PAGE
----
Below is an analysis of the prospects in the farm system of the Arizona Diamondbacks. Scouting reports are compiled with information provided by industry sources as well as from our own (both Eric Longenhagen’s and Kiley McDaniel’s) observations. For more information on the 20-80 scouting scale by which all of our prospect content is governed you can click here. For further explanation of the merits and drawbacks of Future Value, read this.
All of the numbered prospects here also appear on The Board, a new feature at the site that offers sortable scouting information for every organization. That can be found here.
Other Prospects of Note
Grouped by type and listed in order of preference within each category.
Locastro would have been in the 40 FV tier on this list if he were still playing the infield. He’s a plus runner who can play all three outfield spots, he makes a lot of contact (career .290 pro hitter), and he gets hit by pitches in about 6% of his plate appearances, which is twice what is typical for the major’s active leaders like Shin-Soo Choo, and the recently retired Chase Utley. He’s 26 and looks like an up and down or fifth outfielder. Cron, also 26, has Quad-A first base-only traits but sometimes guys like this break out when they get a big league chance (Luke Voit, Jesus Aguilar, Christian Walker). Some sustain that success; others do not. Westbrook made a relevant swing change over 2017-2018 and went from a contact-only hitter to one with some relevant pop, just not enough to play left field everyday.
Kennedy is really hitting as a 20-year-old in the Midwest League. His swing is handsy and weird, and we’re pretty skeptical about the bat (especially the game power aspect) despite Kennedy’s pro track record of hitting. Athletically, he’s not a lock to stay at third base. His bat would have the best chance of profiling at catcher and he has traits (plus arm, elite makeup) that make a conversion seem feasible. Miroglio has a plus arm and is a good receiver. He may be a backup. Yerzy has big power but probably ends up at first base. Herrera has been hurt a few times during his career, and he missed 50 games in 2018 due to a drug suspension, but he has had stretches of good offensive performance before and he’s hitting now, albeit as a 22-year-old repeating the Midwest League. He’s a switch-hitting sleeper with some warts. January has a nice lefty swing and plus bat speed, but he was left back in Extended and is now 22, a sign he’s behind Herrera on the org depth chart.
Sierra, who shares a birthday with Butters Stotch, is a projectable, 17-year-old, low three-quarters lefty who was sitting 88-90 as an amateur and has some sweeping slider feel. Mieses has a long way to go as a strike thrower but he’s young, athletic, and will bump 96. His slurve is also promising. Garcia and Lemieux have good breaking balls, each averaging about 2700 rpm; Garcia throws a little harder. They need a way to get righties out with the new relief usage rules coming. Kelly throws the hardest of this group, often touching 96-97, but he’s a stiff, relief-only prospect for us.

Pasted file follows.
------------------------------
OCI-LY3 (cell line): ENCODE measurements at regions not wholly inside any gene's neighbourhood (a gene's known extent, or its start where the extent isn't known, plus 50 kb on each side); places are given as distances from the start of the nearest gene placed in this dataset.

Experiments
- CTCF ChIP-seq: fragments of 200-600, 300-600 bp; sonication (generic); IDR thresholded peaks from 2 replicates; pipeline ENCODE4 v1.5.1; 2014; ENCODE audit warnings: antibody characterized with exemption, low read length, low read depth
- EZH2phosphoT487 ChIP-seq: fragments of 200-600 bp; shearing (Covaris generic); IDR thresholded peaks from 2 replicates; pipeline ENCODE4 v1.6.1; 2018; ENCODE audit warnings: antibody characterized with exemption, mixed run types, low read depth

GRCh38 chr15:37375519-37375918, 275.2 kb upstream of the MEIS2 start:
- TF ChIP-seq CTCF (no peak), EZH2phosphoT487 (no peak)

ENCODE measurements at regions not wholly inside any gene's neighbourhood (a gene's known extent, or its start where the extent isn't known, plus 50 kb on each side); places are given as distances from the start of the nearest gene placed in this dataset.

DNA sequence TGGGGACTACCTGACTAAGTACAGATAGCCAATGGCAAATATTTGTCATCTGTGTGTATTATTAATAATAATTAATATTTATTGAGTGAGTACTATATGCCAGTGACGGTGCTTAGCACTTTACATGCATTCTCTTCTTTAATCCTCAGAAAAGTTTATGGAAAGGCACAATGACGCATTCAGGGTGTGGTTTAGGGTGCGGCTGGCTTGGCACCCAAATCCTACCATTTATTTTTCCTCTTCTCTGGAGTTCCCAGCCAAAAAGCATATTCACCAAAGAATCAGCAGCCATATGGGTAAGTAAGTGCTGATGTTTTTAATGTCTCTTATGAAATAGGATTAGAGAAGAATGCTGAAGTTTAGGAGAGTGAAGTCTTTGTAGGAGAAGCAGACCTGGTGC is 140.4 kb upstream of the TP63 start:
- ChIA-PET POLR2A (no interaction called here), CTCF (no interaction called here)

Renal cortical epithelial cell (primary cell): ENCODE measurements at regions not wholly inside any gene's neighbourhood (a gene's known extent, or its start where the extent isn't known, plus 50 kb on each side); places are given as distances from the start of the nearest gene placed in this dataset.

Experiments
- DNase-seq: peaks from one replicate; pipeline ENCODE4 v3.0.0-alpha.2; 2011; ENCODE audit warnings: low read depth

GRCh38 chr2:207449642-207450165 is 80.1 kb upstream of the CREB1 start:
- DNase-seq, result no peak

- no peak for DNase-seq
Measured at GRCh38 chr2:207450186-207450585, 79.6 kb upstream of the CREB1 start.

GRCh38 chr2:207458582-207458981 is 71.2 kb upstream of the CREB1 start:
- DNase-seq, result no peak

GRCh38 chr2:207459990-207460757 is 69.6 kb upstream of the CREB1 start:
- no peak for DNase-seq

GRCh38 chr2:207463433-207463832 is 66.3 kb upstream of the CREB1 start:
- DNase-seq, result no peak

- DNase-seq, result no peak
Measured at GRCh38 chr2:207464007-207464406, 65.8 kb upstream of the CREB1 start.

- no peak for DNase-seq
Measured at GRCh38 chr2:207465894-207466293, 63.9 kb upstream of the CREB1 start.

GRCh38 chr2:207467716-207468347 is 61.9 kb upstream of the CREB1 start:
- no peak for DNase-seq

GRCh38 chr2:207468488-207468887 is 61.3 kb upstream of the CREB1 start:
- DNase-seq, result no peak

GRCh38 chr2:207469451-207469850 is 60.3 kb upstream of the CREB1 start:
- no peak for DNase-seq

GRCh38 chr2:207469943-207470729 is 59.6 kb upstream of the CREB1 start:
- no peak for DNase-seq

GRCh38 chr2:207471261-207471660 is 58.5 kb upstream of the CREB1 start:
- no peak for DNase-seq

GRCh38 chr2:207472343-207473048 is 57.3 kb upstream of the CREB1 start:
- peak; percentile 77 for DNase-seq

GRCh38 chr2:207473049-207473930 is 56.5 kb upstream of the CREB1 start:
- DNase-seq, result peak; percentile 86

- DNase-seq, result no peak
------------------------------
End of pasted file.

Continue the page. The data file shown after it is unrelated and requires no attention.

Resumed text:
This is self-explanatory. Francis has the best combo of youth and projection in this group. You could argue Takahashi’s best secondary is his curveball, but the change is good. He’s a strike-throwing four-pitch guy who could be a spot starting, swingman type. Krehbiel and Atkinson are changeup-centric relievers who are close to the bigs. Del Moral is a 20-year-old pitchability prospect with four pitches, and is mostly 92-93 with the heater.
Aside from the contingent of upper-level pitching (Duplantier, Widener, Clarke), this system is simmering with 17-20 year olds. It’s about to be even more flush with players in that age range, as the Dbacks prepare for what will almost certainly be a huge draft class. They have eight of the first 100 picks thanks to things like the Goldschmidt trade, the Patrick Corbin and A.J. Pollock free agent departures, and an unsigned first rounder from last year’s class (Matt McLain, who had a disappointing freshman season at UCLA), and it has been all hands on deck for the front office in preparation. Even members of the pro scouting department have been out at games this spring as the org prepares for what might be the most important single day for an individual franchise on this year’s baseball calendar.
Arizona has been a pleasant, competitive surprise this season despite operating in semi-rebuild mode this past winter. During that time, they acquired players who aren’t “prospects” but who project to be part of the team when it’s truly contending again. Luke Weaver and Carson Kelly will be around for the next half decade, as will versatile uber-athlete, Ketel Marte. Their depth, especially on the pitching side, is now being stress-tested by injuries. Should it soon prove fatal to their record, trades of veteran performers like Adam Jones, Jarrod Dyson, Greg Holland, and Zack Greinke could add to the system, too. This could be a top five farm by the end of the summer if some of the youngest guys (Guzman, Perdomo, Robinson, etc.) improve and perform.